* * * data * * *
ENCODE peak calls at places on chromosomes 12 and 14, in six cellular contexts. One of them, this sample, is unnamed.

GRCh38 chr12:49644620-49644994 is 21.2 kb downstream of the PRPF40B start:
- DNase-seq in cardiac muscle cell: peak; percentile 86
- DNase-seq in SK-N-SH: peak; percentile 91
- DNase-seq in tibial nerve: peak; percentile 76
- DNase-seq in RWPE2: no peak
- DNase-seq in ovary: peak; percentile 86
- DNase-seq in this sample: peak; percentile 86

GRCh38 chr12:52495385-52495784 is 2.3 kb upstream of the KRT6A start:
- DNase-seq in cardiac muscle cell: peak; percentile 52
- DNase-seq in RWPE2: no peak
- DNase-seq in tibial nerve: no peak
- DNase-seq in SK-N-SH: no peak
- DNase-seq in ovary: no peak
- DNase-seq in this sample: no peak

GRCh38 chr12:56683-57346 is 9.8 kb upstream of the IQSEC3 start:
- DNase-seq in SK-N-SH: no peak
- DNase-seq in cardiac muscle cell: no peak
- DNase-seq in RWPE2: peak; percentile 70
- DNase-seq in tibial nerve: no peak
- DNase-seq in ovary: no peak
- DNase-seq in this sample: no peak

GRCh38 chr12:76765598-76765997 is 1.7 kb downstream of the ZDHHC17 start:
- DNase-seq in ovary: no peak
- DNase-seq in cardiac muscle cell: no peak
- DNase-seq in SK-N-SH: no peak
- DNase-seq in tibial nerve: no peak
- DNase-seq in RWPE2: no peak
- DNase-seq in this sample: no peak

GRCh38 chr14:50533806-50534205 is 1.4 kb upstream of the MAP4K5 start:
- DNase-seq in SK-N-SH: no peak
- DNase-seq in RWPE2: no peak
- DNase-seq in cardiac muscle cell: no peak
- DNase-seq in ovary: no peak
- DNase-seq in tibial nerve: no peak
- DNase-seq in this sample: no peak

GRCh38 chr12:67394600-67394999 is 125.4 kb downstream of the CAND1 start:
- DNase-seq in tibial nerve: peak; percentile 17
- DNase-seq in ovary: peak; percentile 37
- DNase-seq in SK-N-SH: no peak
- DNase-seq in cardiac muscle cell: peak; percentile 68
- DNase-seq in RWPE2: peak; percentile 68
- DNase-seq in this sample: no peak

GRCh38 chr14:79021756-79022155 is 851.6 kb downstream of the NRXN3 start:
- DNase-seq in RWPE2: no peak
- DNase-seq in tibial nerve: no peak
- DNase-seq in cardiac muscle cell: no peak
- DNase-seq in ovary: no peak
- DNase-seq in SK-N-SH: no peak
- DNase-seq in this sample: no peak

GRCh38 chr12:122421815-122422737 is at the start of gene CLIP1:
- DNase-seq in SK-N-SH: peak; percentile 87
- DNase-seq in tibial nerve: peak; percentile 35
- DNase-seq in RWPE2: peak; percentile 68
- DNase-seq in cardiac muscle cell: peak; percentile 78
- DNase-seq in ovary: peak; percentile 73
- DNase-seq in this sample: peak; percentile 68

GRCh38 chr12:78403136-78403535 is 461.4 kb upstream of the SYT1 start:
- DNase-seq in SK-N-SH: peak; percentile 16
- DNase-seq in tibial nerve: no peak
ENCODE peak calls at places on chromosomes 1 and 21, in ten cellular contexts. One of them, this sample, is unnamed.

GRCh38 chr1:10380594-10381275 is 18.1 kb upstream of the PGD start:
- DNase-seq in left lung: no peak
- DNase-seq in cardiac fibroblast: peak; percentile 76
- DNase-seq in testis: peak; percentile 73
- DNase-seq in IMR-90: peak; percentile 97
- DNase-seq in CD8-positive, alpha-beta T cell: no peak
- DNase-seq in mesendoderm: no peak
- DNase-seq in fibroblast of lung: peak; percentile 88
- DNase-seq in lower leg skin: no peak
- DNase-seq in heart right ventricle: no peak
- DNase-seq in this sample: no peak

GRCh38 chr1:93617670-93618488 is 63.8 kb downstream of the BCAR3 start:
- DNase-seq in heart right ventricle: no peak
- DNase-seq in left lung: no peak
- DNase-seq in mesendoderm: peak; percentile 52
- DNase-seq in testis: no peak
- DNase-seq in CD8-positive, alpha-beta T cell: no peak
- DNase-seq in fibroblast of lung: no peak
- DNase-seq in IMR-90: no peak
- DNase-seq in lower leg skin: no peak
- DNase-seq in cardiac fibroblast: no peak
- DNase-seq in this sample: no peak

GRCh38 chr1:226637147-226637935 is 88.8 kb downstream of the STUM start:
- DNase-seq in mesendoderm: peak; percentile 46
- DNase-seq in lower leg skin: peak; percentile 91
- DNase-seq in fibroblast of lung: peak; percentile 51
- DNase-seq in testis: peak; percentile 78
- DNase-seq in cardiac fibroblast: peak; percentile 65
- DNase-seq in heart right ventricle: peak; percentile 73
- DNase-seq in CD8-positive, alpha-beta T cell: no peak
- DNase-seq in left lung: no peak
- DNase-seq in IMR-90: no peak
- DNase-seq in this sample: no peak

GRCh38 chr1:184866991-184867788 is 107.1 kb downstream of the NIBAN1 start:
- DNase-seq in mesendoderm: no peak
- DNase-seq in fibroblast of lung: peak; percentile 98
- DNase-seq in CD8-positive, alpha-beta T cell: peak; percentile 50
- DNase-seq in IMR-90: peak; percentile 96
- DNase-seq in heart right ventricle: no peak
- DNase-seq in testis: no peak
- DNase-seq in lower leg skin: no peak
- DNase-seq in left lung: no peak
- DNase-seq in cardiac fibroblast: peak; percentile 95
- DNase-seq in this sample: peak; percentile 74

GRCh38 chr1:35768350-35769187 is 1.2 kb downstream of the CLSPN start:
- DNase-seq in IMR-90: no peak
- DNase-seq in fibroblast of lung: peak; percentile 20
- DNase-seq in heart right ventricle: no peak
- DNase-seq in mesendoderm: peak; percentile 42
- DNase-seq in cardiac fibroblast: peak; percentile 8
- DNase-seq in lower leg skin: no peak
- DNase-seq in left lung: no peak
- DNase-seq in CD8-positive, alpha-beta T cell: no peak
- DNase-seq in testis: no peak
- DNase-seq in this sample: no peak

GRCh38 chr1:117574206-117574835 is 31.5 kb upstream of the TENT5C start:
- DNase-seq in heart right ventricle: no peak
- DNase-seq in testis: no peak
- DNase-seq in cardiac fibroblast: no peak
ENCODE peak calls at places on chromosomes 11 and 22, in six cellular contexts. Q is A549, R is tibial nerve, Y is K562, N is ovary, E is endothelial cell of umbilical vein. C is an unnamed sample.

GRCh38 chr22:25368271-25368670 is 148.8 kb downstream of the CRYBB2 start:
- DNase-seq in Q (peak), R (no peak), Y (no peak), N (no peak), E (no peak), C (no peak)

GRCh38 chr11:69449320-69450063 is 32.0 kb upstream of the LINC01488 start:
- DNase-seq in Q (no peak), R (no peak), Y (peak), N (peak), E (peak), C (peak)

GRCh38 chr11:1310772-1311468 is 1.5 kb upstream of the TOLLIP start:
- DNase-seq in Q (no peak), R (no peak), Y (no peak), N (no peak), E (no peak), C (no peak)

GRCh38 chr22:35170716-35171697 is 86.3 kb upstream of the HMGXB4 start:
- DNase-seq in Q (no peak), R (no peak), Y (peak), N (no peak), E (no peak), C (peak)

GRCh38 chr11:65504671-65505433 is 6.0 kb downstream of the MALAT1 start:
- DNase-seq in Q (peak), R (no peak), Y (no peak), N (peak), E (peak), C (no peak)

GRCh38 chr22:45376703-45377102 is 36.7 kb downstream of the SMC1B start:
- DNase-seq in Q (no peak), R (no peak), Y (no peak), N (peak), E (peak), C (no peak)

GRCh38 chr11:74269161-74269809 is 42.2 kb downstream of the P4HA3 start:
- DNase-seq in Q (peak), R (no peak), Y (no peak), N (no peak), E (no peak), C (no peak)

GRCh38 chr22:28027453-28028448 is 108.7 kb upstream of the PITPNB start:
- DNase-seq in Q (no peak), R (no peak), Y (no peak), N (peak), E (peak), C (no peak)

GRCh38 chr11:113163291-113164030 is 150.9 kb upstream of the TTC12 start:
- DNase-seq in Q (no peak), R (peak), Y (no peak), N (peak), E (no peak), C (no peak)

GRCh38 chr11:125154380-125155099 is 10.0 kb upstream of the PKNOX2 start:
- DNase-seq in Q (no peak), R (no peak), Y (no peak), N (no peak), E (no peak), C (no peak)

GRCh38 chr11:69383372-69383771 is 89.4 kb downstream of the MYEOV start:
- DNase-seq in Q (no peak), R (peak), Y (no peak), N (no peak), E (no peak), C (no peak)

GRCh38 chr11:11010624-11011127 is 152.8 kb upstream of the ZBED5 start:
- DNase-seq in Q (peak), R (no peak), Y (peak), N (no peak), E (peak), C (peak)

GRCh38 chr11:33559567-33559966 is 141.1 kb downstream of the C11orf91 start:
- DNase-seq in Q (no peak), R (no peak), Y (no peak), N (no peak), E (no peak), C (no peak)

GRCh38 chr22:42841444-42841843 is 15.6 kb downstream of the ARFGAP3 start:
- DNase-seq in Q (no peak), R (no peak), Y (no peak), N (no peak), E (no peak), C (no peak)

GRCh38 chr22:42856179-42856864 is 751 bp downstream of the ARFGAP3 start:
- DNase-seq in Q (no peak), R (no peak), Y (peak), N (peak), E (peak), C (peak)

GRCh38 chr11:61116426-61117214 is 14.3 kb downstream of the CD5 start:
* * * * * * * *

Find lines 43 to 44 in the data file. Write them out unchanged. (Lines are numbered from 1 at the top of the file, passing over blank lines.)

- DNase-seq in this sample: no peak

GRCh38 chr14:79021756-79022155 is 851.6 kb downstream of the NRXN3 start: